Mitigating solutions to help fight the COVID-19 crisis from an engineering perspective

“Our health starts with the health of the homes or buildings we spent 80 to 90% of our time in. Unhealthy, sick homes & buildings result in sick inhabitants.”
–Erney Errol Pinas (EEP)


  • Hospitals or nursing homes were not designed to handle the loads of bacteria and viruses as is the case now with the COVID-19 virus
  • We cannot afford it to lose doctors and nursing personnel to COVID-19.
  • Buildings are highly efficient at spreading disease. (Dr. J. Allen, director of the Healthy Buildings program at Harvard T.H. Chan School of Public Health)

Most of our homes and (commercial) buildings today still operate with tradtional HVAC (Heating, Ventilation & Air-Conditioning) systems that were primarily developed from a standpoint of aestatics, comfort and cost…..not human health, planet health or energy efficiency. Homes and buildings are relatively air-tight constructions and modern homes are becoming even more air-tight to increase energy efficiency. The HVAC systems, however, that run in these homes & buildings, were designed and build as re-circulation HVAC systems that re-circulate the air in the home or building, only using a small portion of outside air. Most of these climatization systems have no or poor filtering and bacteria/virus treatment systems, resulting in pumping around harmful dust particles, bacteria, viruses and other pollutants. This often results in a high level of poor indoor air quality, leading to building related triggers for a multitude of illnesses like allergies and asthma. The totality of all indoor air pollution causing health issues is commonly referred to as “sick building syndrome.” The COVID-19 pandemic has literally tipped the scale in the wrong direction with high level of contamination of this virus present in buildings such as hospitals, elderly & nursing homes, cruise-ships, prisons, etc.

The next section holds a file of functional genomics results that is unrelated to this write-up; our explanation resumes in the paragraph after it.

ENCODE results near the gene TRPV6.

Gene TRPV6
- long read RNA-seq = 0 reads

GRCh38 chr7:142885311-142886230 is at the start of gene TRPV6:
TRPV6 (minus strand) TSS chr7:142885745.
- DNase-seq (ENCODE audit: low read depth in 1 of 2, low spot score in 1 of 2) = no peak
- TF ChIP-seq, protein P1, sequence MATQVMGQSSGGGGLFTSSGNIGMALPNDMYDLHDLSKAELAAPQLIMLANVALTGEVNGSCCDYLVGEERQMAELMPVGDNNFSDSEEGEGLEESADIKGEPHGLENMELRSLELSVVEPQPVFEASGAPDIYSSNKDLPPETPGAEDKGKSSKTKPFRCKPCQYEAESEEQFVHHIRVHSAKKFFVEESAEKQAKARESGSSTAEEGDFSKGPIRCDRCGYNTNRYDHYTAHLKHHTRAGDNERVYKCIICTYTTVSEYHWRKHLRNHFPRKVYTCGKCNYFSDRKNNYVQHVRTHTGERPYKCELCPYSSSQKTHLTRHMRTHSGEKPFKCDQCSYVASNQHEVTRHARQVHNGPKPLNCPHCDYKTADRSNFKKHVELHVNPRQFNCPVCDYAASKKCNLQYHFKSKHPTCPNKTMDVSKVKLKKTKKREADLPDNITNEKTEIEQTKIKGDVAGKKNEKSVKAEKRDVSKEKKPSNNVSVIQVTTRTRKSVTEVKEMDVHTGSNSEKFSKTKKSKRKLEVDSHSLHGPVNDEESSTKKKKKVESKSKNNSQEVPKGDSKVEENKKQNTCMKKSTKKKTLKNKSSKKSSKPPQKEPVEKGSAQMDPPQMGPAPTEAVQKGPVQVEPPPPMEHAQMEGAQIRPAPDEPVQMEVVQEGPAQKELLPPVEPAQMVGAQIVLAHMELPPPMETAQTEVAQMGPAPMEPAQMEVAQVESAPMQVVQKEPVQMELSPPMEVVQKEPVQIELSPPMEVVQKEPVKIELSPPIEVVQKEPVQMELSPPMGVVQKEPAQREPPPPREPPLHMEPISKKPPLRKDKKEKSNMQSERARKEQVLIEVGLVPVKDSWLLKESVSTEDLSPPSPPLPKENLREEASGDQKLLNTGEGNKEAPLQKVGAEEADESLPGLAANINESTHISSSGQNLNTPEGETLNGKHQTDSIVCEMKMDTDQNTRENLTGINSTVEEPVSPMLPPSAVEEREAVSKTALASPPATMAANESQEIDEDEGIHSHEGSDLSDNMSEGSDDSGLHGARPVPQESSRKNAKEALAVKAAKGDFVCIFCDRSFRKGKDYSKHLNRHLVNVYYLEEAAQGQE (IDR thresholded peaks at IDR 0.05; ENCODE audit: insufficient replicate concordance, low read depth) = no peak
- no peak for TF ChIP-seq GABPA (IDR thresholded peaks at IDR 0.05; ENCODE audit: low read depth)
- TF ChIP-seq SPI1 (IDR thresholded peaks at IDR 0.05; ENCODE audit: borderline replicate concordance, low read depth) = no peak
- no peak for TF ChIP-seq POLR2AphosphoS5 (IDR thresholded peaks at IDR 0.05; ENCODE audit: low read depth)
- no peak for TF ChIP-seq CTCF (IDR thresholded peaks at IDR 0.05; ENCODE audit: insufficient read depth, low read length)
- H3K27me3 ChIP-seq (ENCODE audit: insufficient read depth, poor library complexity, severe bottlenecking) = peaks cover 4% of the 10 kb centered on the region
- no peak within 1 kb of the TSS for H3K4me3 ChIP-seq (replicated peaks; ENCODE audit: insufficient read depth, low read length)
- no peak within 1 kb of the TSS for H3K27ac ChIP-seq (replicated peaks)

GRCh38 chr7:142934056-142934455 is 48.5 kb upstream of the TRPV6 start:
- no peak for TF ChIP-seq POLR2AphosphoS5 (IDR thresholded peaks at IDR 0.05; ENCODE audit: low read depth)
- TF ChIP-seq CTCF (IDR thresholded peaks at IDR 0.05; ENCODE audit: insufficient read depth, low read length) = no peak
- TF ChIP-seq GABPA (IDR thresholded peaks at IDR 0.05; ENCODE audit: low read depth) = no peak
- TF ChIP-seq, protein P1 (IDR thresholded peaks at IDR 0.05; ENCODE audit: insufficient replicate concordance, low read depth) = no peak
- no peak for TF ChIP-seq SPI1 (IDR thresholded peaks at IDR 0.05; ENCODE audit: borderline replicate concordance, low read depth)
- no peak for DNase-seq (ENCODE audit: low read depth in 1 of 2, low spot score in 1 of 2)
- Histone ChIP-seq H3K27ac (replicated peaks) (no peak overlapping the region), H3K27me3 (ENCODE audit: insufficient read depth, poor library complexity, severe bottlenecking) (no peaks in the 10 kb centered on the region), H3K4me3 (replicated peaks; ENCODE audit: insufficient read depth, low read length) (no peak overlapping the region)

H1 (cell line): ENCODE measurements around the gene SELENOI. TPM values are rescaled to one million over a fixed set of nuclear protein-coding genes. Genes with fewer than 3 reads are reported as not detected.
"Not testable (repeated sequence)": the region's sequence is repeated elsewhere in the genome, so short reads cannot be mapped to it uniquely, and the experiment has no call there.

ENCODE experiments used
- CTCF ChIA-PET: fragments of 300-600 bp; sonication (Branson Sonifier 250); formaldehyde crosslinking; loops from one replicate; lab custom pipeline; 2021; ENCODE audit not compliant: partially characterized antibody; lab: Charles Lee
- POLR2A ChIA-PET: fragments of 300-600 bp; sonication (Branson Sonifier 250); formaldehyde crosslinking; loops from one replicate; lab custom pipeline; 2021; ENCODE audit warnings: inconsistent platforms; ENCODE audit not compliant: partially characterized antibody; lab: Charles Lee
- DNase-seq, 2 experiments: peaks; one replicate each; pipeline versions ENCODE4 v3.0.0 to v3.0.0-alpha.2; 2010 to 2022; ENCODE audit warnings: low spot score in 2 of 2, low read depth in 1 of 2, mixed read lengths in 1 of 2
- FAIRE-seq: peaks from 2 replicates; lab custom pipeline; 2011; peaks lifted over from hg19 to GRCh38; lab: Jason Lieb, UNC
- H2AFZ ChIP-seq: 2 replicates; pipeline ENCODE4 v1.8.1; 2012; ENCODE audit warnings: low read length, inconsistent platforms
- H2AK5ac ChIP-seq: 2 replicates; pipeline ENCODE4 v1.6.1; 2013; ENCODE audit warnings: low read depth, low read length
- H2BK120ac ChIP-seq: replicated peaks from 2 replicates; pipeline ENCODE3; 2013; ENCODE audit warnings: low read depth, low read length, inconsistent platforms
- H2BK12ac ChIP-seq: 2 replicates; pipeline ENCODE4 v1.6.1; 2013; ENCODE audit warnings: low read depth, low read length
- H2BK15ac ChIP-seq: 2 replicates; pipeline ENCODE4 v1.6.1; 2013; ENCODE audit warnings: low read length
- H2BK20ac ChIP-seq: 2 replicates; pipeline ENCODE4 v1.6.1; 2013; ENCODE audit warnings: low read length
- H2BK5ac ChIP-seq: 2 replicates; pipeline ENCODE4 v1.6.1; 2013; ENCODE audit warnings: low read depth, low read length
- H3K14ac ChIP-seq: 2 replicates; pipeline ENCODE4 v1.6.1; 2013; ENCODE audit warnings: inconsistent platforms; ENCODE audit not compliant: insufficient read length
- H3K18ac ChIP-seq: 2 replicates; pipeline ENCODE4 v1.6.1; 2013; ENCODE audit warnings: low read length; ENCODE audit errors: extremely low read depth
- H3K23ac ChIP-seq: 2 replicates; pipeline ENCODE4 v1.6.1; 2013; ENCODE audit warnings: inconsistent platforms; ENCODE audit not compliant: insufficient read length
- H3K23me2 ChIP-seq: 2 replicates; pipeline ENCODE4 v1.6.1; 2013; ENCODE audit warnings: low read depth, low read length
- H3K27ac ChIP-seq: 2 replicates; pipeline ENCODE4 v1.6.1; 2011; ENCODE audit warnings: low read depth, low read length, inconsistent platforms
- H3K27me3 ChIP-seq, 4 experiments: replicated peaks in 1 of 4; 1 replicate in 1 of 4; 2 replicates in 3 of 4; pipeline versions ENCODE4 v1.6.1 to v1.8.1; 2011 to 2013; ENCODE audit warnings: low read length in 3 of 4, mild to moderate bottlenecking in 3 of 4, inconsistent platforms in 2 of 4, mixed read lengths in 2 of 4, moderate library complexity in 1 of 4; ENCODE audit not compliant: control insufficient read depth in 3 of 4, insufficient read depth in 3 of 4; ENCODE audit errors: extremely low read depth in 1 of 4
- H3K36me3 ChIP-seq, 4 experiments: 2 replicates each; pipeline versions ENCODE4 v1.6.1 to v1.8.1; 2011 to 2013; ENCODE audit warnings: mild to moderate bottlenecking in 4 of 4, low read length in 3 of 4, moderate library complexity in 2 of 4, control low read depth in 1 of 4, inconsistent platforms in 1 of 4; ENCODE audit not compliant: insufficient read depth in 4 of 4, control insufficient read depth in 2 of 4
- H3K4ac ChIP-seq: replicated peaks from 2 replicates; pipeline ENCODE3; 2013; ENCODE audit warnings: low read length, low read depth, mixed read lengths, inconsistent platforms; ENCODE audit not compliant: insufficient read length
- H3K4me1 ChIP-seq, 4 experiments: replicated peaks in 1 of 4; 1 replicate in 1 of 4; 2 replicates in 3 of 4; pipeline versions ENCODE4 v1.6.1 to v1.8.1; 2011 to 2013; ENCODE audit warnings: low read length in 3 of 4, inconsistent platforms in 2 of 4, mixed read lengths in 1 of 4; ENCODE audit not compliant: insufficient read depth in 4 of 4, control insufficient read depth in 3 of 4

Based on the current data that the COVID-19 virus is also being spread to some degree through the air (breathing, speaking), our buildings are another crucial element that need to be taken into consideration as part of the battle to mitgate/overcome the coronavirus pandemic. A holistic approach to mitigating this crisis is imperative.

As a holistic engineer & inventor of machines, equipment and installations, specialized in HVAC, indoor climate (making buildings healthier) and renewable energy for more than 30 years in Europe, Caribbean and South America, I am proposing two ways in which to help mitigate the COVID-19 crisis from an engineering perspective:

  1. Bringing down the COVID-19 virus & bacterial load in hospitals & nursing homes through adaptations & expansions to the HVAC system in an effort to help reduce the risk of contamination for front line healthcare workers and patients. (INTERVENTION 1: short term – immediate execution)

  2. Helping to support patients who have not yet escalated to the ICU with breathing, through controlled supply of clean fresh air and oxygen by means of designing & installing a simple central respiratory system with individual connections to each patient. (INTERVENTION 2: short term – further analysis needed)